On the Run

On the Run

ED Nurse Laces Up to Help Homeless

by Jennifer Walker

Last January, Amy Hoffmann, BS ’10, RN, a three-time participant in the Marine Corps Marathon, went out for her first 5:30 a.m. run with Back on My Feet (BoMF), a nonprofit organization that helps homeless populations increase confidence, improve strength, and move into self-sufficiency through running. This was one month before she started working as a nurse clinician in the Adult Emergency Department. Hoffmann says it works out well that these two important aspects of her life coincided; she gained a new perspective that she could take to her nursing practice.

Back on My Feet
Amy Hoffmann (right) gains new perspectives for her nursing practice by running with her Back on My Feet teammates such as Steven (left).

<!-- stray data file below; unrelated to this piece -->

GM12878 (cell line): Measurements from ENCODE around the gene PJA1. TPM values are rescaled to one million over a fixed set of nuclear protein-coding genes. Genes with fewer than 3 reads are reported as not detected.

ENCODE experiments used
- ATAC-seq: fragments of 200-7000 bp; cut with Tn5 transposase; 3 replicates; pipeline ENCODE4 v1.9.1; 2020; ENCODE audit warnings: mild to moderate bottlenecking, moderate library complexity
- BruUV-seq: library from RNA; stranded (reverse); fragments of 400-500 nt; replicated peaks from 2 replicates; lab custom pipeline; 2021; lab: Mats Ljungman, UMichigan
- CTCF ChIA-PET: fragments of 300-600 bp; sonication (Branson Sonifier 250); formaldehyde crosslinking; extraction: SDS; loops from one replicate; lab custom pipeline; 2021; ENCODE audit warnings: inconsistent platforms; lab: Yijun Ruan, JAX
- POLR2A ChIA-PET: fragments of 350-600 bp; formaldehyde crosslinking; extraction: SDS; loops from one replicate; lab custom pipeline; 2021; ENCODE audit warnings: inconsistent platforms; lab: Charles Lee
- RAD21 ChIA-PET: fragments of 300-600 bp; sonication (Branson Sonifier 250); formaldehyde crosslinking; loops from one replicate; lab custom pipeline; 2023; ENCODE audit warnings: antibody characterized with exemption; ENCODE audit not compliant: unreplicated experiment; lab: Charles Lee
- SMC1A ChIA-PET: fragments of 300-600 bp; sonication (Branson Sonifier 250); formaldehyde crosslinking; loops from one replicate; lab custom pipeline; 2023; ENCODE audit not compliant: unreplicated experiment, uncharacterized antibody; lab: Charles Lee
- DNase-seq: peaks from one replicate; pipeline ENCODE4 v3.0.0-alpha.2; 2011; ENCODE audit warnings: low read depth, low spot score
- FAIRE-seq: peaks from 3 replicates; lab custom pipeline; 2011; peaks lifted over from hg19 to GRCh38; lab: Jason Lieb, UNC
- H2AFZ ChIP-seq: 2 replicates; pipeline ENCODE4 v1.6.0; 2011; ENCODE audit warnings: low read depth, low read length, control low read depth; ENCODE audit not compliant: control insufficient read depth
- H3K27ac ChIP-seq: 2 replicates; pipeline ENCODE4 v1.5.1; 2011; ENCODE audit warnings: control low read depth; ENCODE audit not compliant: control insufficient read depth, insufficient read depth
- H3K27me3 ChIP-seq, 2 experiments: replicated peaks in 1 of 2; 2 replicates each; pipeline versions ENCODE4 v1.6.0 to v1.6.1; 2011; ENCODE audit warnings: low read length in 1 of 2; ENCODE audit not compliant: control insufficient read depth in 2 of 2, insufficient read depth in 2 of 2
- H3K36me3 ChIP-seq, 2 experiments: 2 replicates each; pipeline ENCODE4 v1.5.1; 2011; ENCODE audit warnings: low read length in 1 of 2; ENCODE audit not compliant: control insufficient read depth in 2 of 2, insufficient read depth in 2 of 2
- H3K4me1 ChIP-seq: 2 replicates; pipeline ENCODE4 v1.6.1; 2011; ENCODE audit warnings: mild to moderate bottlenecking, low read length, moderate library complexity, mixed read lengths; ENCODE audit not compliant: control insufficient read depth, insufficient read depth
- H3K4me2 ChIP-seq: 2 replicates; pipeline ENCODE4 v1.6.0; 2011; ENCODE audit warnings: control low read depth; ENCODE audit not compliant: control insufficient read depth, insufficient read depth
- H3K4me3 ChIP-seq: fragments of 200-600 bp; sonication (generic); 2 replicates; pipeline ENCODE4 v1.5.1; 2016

At the hospital “we serve everyone, including people who are experiencing homelessness,” she says. “Now when I get to know these patients, I’m thinking of ways we can break this cycle of homelessness. Back on My Feet made me feel empowered to say, ‘I’ve seen success before.’”

Hoffmann has been particularly inspired by Steven, a BoMF teammate who lives at one of the five Baltimore shelters with BoMF teams. Steven is a broad man that others may not qualify as athletic, but he ran the Baltimore half marathon this past October. He also recently earned his GED and has plans to take college classes. In September Hoffmann attended his graduation from the shelter’s twelve-month recovery program, where she listened to him encourage others who are also in recovery. “He’s so dedicated to changing his life,” she says. “His positive energy spills forth. It inspires me.”

BoMF, which is currently active in nine cities, is always looking for members of all athletic abilities. “The first morning you can expect that you’re going to hug strangers, that you’re going to be welcomed with open arms, and that you’re going to enjoy yourself,” Hoffmann says. “You can’t help but get excited to get out, even at those really early times, to get your blood flowing and have those conversations. There’s just no feeling like it.”

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